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Sitting in traffic, my car's thermostat goes up to the red. If I put it in neutral and rev it, it goes up a tiny bit, then suddenly drops back to normal. Is that the thermostat sticking, or something worse?

Vehicle is a 1991 Mercedes 300E

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    What is the make/model/year of your car? – Pᴀᴜʟsᴛᴇʀ2 Dec 30 '15 at 2:06
  • Can you hear the electric fan running under the hood when the engine starts to cool down? – HandyHowie Dec 30 '15 at 10:17
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It very well could be the thermostat. However, did you check the obvious things, like coolant levels and make sure you don't have any air pockets? I had an overheating issue that would manifest after 20 to 40 minutes of running the car, which was due to an air pocket.

Usually if it overheats at idle you check the radiator fans, radiator fins bent or clogged, but I have heard of a bad secondary fan causing this issue when high rpms would make the temp go down. Make sure the fan switches are working properly. I have heard that if you put on the A/C it forces both fans to run, regardless of the temp fan switch on some cars, so that might be a way to bypass the fan switch if the fans don't run.

Here is a thread on Odd Overheating Problem that lists a lot of possible things with a similar problem on other types of cars.

Another thing that I experienced recently. I was seeing higher than normal temperatures on my car and the symptoms were similar to a sticking thermostat, which I had just replaced. What the problem was low coolant levels due to a faulty radiator cap, of all things. I noticed misty steam coming up around the hood at idle after the car had warmed up. Then I saw small amounts of water and coolant at the top of the radiator, but I couldn't find any cracks or leaks anywhere. The replaced radiator cap fixed the issue. My point here is observe and note anything out of the ordinary as a clue to the problem.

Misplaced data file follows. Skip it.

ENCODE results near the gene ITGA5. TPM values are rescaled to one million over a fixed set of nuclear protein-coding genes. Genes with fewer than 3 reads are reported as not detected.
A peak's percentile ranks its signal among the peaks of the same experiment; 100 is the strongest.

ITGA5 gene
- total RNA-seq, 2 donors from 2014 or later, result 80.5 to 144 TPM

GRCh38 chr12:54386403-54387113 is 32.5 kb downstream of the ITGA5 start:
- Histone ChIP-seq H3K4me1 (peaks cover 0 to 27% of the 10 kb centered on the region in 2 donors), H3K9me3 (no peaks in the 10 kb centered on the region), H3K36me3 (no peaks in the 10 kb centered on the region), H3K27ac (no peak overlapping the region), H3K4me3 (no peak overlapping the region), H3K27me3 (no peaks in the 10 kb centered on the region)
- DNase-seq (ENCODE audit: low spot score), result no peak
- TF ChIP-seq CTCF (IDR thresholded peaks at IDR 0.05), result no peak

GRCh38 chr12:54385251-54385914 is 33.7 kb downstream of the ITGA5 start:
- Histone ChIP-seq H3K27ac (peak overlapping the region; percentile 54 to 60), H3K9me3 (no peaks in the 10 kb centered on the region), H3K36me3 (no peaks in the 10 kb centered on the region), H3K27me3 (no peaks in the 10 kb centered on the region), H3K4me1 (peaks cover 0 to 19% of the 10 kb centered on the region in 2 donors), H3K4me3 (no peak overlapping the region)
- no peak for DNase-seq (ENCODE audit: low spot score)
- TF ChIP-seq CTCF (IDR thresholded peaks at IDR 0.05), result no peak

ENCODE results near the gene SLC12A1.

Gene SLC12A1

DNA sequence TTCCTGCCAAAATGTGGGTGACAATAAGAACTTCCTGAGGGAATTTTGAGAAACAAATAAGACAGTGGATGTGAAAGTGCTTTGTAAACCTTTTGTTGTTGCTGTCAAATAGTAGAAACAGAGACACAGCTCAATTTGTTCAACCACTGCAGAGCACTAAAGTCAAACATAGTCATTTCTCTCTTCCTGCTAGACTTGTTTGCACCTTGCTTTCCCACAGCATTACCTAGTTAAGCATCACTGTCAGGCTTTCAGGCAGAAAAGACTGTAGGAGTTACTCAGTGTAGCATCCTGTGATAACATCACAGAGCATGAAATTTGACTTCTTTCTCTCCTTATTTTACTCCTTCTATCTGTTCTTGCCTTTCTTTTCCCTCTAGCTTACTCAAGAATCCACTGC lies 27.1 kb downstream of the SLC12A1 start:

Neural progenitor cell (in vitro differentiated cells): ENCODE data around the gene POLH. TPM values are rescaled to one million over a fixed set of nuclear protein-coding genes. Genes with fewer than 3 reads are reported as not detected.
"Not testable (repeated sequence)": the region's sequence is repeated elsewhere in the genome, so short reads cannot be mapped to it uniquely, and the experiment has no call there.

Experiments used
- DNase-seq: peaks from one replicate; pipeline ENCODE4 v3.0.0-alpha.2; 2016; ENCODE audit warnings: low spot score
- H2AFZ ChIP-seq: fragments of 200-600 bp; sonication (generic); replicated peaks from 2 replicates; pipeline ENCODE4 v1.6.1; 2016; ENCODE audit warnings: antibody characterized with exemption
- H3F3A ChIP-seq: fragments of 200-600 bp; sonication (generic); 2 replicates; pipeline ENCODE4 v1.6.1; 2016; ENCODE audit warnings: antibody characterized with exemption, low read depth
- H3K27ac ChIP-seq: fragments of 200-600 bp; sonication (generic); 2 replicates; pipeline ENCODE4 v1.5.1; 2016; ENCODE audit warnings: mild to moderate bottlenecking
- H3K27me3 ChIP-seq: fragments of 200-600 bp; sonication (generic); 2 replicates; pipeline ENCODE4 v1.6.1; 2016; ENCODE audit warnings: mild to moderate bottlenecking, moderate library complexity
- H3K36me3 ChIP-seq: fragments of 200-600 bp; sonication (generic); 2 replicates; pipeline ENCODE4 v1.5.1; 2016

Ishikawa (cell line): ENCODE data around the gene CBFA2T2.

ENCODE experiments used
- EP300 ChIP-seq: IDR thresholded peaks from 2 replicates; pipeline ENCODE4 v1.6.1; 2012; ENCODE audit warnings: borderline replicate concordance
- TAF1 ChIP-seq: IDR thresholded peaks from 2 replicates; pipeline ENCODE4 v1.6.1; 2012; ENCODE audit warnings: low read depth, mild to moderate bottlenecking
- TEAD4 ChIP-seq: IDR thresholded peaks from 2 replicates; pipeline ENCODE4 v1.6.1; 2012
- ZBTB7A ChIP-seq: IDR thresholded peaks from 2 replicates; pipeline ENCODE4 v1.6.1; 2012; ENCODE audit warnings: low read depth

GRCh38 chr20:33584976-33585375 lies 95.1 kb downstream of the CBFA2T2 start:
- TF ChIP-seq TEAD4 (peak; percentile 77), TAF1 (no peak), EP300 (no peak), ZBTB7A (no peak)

Need more details. Have you done any related work recently? When did the problem start? How many miles are on the vehicle? Are there any other clues you can give us or is this all there is?

  • If you don't mind replacing the thermostat, that might be a good first try, depending on the mileage and age of the current one. If I suspect a faulty thermostat I will change it if it's old because that is something that seems to go out when you don't want it to. If you are careful you can feel the temp on the two coolant hoses while the car is idling. That is how I can tell if when the thermostat opens up. I would definitely check the radiator fans as a possibility too. – James Drinkard Dec 30 '15 at 2:55
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It sounds like the issue is with heat rejection.

The tell-tale sign is that the coolant temps rise into the red when the car is at idle (low RPM, little air flow across the radiator), but when the car moves the temps drop back down to normal.

So what could cause this? A couple of possibilities:

  • low air flow

    Are the radiator fans turning on when they should? According to eBay, your car has an electric fan and a viscous-clutch-based fan, both should be engaged and running if temperatures are climbing.

  • low coolant flow

    Could a stuck-closed thermostat be the cause for inadequate flow? Yes, but there are other more likely causes:

    • a failing water pump

    • air pockets

    • flow restrictions (e.g. clogged radiator)

    Also, I'd expect that a stuck-closed thermostat would mean that the car would still be warmer than normal when moving.

  • Roustikov says that this model has a viscous fan clutch for one of the fans. Those can definitely go bad – Zaid Dec 30 '15 at 13:39
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My buddy had such problem on his MB 190E.

On engines like 190's (and many other Mercedes cars of these years) there wasn't an electric radiator fans, they used something called Viscous coupling unit that transfers torque to the fan depending on the difference in angular velocity between the engine belt and the fan itself. So, primary, standing in the traffic jam may require you to put some revs temporarily to slightly cool down the engine. BTW, my buddy have solved his issue by replacing the old radiator with a brand new one and changing the coolant. You may also need your visco-unit to be checked/replaced.

  • You're right about there being a viscous clutch. Those can definitely go bad and explain lack of flow. – Zaid Dec 30 '15 at 13:36
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    Welcom to the site @roustikov and thanks for contributing. Feel free to take the tour by clicking on this URL. mechanics.stackexchange.com/tour It will show you how stack exchange sites work. Welcome, look forward to hearing more of your response and questions (if you have any) Happy New Year! – DucatiKiller Dec 30 '15 at 18:49

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